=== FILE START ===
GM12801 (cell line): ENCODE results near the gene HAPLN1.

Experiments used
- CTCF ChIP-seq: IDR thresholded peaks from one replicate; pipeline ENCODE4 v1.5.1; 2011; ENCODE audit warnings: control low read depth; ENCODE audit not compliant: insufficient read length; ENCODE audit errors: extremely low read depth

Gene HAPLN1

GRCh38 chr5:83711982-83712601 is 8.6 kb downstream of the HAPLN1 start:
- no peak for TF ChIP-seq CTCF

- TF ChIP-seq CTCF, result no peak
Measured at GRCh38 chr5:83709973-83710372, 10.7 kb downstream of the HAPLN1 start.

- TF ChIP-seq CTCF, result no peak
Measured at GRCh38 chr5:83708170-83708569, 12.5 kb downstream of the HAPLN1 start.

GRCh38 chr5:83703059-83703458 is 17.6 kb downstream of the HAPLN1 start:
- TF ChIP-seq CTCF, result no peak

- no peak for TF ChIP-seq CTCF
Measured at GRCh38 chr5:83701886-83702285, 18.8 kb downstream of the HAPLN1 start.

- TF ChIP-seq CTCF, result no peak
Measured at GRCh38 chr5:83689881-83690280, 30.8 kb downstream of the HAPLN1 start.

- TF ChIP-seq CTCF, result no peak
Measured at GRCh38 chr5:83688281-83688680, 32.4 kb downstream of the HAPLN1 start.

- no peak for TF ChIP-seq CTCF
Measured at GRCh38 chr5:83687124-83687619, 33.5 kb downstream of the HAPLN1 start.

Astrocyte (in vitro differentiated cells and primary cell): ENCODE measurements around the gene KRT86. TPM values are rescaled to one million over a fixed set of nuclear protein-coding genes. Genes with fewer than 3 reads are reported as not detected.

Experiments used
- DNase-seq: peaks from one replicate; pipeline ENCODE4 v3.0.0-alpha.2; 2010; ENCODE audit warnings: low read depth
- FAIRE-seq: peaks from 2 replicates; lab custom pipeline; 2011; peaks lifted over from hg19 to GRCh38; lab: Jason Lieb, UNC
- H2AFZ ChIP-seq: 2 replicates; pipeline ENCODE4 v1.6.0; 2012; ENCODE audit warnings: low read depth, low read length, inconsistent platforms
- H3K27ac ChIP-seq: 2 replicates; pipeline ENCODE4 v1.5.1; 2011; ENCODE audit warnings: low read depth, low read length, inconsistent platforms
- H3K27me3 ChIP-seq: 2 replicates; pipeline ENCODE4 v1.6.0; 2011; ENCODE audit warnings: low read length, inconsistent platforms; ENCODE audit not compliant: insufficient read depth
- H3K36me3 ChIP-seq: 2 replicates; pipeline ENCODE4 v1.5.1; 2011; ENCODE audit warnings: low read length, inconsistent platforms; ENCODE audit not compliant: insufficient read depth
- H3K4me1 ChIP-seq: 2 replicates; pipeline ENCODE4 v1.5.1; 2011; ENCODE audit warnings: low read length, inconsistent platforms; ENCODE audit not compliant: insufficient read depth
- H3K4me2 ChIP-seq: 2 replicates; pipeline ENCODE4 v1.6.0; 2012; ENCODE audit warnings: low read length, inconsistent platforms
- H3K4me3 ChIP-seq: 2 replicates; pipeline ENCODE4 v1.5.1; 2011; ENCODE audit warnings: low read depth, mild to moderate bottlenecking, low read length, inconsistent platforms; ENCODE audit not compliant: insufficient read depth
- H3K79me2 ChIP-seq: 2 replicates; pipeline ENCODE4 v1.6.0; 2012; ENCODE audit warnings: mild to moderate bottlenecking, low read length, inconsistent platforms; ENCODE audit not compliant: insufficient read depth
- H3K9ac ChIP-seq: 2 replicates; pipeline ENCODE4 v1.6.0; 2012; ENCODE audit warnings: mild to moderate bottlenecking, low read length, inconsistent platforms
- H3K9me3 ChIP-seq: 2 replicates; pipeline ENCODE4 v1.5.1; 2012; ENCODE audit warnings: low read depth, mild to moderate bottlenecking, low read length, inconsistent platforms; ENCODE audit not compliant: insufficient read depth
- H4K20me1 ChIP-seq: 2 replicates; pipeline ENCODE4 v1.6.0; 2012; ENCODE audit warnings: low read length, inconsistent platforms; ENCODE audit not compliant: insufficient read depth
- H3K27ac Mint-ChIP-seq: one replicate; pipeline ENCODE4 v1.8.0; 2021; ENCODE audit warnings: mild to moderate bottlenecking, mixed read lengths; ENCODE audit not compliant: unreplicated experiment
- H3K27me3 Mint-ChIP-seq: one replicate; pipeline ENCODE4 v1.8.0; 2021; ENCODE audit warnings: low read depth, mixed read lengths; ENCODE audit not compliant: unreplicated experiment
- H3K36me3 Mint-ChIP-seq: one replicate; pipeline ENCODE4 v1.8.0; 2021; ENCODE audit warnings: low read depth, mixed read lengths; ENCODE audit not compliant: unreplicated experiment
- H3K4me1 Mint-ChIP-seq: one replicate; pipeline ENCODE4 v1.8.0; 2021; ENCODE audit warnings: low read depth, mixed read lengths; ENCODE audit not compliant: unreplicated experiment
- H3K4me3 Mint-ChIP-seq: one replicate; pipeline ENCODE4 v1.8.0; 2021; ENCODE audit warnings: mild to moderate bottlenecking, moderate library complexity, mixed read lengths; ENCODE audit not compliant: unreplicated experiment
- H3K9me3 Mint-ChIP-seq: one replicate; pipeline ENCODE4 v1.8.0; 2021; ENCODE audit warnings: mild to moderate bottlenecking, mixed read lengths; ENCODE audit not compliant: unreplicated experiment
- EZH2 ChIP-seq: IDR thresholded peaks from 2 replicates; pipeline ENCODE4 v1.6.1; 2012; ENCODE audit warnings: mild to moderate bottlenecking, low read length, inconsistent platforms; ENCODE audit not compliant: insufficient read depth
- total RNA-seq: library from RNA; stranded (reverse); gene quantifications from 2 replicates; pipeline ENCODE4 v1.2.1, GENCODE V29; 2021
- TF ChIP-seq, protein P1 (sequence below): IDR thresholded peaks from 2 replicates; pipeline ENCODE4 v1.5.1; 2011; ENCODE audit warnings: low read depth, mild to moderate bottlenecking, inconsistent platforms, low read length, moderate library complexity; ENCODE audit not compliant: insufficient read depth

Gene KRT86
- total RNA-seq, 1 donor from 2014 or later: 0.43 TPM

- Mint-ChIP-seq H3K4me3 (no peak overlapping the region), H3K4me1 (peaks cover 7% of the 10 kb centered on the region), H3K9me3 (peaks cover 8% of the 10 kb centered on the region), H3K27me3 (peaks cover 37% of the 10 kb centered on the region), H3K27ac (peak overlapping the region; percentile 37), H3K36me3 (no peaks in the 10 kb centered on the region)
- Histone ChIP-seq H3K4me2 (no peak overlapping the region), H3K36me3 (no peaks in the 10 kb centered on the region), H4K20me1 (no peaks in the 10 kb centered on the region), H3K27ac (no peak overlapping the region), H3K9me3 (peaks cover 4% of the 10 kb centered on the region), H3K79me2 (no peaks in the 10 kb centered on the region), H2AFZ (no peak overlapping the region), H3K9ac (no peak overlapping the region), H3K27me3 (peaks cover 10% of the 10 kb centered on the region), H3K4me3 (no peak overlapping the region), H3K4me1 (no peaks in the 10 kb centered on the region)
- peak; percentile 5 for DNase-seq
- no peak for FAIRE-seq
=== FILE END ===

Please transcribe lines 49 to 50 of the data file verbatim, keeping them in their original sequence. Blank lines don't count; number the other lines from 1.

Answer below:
- peak; percentile 5 for DNase-seq
- no peak for FAIRE-seq